Tina Jo Wallace & Rita Thomas in Social Security.
By Andrew Bergman
Directed by Bekki Jo Schneider
Review by Annette Skaggs
Entire contents are copyright © 2015 Annette Skaggs. All rights reserved.
Can you believe that Derby Dinner Playhouse is beginning their 41st season? Time flies when you are having fun with dinner and a show. Such is the case with the Derby’s opening presentation, Social Security.
The enjoyment begins as successful art dealers David and Barbara Kahn (David Myers & Tina Jo Wallace) move about their tony, contemporary Manhattan apartment discussing the phone call that Barbara just received; her sister and brother in law are coming in from the Island to have a discussion. The doorbell rings and in walks Trudy and Martin Heyman (Janet Essenpreiss & Cary Wiger). Trudy is a goody-goody housewife/caretaker and Martin an uptight CPA. The discussion is about the Heyman’s Co-Ed daughter Sarah (unseen), who seems to be expressing herself in alarming ways, which then prompts Trudy and Martin to head to Buffalo and rescue their daughter. Now, what is to be done with the sisters’ aging mother Sophie Greengrass while the Heyman’s are gone? Ding Dong; guess who is coming to stay with the Kahns. In true family fashion, Sophie is a handful for Barbara. But when David’s biggest client, Maurice Koenig comes to dinner, sparks fly and magic is made.
What a delightful comedy romp.
Rita Thomas is spot on as a stereotypical, aging Jewish mother, Sophie. She is spry, clever and not afraid to show off a bit. Cary Wiger is delightful as a mensch. As Barbara, Tina Jo Wallace finds a wonderful balance of being a dutiful daughter, adoring wife and concerned sister, all while looking like and acting as the perfect Uptown Girl. Even though J. R. Stuart’s stage time as Koenig is brief, it is effective and offers some funny moments.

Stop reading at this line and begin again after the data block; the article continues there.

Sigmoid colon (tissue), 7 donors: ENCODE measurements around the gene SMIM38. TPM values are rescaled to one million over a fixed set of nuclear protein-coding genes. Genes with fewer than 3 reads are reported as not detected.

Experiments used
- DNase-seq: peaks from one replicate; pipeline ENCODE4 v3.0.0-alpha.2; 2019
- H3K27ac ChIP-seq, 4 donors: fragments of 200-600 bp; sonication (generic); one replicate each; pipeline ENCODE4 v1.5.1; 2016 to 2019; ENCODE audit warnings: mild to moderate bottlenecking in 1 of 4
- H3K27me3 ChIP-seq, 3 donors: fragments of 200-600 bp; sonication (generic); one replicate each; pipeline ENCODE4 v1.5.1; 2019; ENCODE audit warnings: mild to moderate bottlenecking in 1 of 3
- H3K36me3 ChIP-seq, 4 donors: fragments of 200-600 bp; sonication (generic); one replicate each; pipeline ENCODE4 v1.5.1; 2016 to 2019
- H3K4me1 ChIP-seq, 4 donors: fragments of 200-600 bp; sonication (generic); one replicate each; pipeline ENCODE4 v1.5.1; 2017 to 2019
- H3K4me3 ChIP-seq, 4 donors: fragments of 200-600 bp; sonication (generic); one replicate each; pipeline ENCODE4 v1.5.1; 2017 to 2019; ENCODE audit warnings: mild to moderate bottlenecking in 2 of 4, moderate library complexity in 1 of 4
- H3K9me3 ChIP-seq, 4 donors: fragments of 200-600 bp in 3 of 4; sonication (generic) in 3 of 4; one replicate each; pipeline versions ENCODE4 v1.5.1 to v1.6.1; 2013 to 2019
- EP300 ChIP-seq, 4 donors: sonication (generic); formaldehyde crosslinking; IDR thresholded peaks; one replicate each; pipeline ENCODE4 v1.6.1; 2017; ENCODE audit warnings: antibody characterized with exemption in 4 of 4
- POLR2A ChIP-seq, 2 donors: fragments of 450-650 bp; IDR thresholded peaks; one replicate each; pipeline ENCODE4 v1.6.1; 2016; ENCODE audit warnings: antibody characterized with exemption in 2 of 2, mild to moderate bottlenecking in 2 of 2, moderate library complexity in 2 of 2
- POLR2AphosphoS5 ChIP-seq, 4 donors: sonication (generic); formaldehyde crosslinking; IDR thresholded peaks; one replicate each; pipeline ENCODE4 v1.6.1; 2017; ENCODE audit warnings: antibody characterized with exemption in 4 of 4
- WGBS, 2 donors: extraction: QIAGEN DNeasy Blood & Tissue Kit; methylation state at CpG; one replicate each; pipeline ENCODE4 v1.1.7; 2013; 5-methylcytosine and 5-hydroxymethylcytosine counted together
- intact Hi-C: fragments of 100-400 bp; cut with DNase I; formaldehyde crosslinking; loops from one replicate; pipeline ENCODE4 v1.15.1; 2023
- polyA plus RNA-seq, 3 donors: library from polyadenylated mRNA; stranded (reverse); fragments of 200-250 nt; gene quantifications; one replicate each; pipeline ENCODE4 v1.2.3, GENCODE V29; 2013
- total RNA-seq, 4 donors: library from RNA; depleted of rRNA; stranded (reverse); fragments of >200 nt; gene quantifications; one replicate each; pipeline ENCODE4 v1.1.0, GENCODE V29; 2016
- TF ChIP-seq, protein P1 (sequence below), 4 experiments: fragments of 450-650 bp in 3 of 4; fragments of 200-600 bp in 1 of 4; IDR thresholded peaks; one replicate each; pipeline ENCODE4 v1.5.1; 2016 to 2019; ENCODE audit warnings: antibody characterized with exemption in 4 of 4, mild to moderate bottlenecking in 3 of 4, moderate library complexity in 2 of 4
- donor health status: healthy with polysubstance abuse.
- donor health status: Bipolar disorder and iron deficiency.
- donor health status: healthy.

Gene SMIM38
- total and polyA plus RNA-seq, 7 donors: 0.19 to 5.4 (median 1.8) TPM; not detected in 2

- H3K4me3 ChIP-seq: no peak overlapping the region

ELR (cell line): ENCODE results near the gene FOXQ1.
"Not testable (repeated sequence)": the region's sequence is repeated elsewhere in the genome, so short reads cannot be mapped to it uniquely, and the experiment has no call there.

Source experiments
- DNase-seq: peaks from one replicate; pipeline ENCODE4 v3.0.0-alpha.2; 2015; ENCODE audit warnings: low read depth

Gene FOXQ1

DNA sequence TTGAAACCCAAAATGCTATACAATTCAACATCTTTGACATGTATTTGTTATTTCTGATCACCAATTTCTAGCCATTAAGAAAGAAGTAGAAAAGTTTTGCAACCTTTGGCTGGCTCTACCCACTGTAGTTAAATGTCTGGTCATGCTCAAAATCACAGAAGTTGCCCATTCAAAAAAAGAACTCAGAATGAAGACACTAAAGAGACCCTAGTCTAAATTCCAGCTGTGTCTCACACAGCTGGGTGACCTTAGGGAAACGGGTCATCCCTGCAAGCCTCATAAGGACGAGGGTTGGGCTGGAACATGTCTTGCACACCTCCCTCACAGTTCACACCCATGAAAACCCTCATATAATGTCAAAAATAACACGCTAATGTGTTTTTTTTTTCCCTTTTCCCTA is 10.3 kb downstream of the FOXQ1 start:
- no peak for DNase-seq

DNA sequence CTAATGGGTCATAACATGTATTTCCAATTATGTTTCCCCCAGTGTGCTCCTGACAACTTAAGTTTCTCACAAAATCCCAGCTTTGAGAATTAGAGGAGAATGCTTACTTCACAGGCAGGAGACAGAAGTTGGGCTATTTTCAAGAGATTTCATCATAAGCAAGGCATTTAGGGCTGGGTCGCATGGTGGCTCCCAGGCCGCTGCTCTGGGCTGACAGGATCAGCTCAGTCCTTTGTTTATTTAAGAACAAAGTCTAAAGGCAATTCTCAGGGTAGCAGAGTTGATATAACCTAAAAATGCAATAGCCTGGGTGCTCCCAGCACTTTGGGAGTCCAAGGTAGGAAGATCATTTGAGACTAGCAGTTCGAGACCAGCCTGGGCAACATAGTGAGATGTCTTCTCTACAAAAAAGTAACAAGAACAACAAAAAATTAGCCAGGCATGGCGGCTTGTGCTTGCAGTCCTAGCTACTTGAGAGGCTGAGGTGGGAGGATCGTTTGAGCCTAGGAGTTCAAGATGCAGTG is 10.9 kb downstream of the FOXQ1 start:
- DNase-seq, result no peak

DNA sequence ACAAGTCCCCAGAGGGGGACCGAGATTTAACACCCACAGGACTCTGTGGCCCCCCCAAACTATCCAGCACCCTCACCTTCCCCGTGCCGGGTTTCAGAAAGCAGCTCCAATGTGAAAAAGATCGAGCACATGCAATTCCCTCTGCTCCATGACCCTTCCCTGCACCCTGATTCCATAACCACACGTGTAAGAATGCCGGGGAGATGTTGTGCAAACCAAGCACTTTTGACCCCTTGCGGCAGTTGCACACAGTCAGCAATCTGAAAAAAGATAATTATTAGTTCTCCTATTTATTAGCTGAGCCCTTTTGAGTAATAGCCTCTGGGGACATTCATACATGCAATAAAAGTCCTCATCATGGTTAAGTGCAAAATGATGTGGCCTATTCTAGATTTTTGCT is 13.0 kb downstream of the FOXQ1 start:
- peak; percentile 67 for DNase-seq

The actors that I believe really stuck out in Social Security were David Myers as David and Janet Essenpreis as Trudy. Mr. Myers was able to be a concerned husband and son in law and offering the calm in the chaos, but also deliver some of the funniest and sage-like lines of the show. Ms. Essenpreis nailed the role of Trudy. Her heavy Long Island Jewish accent was spot on, as was her presentation. And boy, can she play up being a long-suffering and saintly mother and caregiver.
These characters are clearly caricatures, some more over the top than others, but still caricatures. There are no deep conversations about the struggle of children dealing with their aging parents, or how our aging population copes with their lives and loves, or even how siblings get along in Social Security. Instead what you will find is a family that discovers a bit more about themselves through second chances.
Lee Buckholz nailed what I always thought a 1980’s Manhattan apartment would be, complete with the contemporary artwork. Sharon Murray Harrah’s costumes were also perfect representations of the time. I especially adored Ms. Wallace’s wardrobe. From the stage, lights and music, it all fit well.
May 12 – June 21, 2015
Derby Dinner Playhouse
525 Marriott Drive
Clarksville, IN 47129
[box_light]Annette Skaggs is a heavily involved Arts Advocate here in Louisville and freelance professional opera singer who has performed throughout Europe, St. Louis, Cincinnati, Boulder, Little Rock, Peoria, Chicago, New York and of course Louisville. Aside from her singing career she has been a production assistant for Kentucky Opera, New York Opera and Northwestern University. She has a 25+ year knowledge of the Classical Arts.[/box_light]